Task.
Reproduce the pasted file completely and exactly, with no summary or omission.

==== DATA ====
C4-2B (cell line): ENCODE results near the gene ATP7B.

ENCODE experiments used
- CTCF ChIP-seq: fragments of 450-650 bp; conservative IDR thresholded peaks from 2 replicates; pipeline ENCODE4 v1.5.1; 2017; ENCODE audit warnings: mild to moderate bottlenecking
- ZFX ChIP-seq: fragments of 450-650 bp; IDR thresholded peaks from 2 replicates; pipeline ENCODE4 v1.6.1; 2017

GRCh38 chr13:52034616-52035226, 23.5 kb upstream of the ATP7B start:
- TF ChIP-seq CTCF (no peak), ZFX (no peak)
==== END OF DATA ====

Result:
C4-2B (cell line): ENCODE results near the gene ATP7B.

ENCODE experiments used
- CTCF ChIP-seq: fragments of 450-650 bp; conservative IDR thresholded peaks from 2 replicates; pipeline ENCODE4 v1.5.1; 2017; ENCODE audit warnings: mild to moderate bottlenecking
- ZFX ChIP-seq: fragments of 450-650 bp; IDR thresholded peaks from 2 replicates; pipeline ENCODE4 v1.6.1; 2017

GRCh38 chr13:52034616-52035226, 23.5 kb upstream of the ATP7B start:
- TF ChIP-seq CTCF (no peak), ZFX (no peak)